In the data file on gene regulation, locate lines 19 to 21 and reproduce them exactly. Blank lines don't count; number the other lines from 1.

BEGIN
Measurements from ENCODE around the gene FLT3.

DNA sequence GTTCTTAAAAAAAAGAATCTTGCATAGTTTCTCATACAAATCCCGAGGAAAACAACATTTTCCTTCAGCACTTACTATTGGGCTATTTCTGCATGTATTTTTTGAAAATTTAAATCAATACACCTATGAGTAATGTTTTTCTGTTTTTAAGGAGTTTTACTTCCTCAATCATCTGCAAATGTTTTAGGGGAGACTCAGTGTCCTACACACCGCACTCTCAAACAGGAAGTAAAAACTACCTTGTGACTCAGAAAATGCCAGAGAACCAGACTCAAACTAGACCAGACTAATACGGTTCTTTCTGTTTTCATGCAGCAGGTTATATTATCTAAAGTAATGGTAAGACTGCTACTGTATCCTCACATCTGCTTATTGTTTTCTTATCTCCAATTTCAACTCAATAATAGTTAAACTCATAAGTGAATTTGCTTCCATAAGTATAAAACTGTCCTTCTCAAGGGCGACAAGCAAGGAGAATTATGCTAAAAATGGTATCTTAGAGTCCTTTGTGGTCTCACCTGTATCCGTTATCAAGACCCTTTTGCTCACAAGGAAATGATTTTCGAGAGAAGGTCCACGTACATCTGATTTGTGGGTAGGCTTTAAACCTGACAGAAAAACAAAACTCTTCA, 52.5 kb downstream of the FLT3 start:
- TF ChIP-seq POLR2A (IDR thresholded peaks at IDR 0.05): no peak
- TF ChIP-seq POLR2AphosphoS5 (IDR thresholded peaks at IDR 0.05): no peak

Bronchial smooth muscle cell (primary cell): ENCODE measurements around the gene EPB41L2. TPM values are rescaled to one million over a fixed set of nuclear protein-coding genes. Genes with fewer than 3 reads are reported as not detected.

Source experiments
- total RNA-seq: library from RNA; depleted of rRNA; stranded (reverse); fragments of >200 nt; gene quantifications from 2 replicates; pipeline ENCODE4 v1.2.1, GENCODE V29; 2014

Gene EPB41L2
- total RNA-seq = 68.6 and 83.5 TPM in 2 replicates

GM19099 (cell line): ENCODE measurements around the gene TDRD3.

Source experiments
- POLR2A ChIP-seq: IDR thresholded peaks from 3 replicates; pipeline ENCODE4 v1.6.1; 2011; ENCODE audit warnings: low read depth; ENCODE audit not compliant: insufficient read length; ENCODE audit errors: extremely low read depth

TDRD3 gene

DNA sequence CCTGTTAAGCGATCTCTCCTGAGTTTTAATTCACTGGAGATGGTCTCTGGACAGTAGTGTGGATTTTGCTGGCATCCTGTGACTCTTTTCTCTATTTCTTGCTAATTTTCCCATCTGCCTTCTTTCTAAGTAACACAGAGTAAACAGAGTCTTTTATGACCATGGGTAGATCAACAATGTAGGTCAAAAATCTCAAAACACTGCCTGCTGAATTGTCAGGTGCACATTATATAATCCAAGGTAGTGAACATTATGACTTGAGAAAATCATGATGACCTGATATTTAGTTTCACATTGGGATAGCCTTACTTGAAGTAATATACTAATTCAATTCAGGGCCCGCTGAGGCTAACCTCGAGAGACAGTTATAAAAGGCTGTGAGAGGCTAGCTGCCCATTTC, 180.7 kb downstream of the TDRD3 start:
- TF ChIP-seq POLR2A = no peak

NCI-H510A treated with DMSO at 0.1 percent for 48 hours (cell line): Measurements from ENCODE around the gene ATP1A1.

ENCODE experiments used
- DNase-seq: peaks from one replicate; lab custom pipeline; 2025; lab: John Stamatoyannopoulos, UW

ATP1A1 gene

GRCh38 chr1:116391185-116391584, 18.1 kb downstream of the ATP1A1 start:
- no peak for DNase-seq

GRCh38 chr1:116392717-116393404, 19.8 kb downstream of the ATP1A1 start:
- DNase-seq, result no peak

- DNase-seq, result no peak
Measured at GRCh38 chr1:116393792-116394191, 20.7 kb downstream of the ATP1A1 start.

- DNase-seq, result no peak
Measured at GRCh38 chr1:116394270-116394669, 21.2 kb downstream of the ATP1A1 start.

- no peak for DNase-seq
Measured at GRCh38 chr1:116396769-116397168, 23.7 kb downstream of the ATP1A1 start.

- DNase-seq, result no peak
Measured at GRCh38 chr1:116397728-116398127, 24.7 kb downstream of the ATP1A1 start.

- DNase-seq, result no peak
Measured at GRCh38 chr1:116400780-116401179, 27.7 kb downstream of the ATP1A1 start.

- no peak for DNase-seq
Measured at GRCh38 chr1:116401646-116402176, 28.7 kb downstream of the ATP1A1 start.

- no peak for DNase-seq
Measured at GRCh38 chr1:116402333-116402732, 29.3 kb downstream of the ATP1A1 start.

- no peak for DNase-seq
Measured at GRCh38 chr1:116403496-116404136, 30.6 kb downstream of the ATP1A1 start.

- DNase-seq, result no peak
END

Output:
ATP1A1 gene

GRCh38 chr1:116391185-116391584, 18.1 kb downstream of the ATP1A1 start:
- no peak for DNase-seq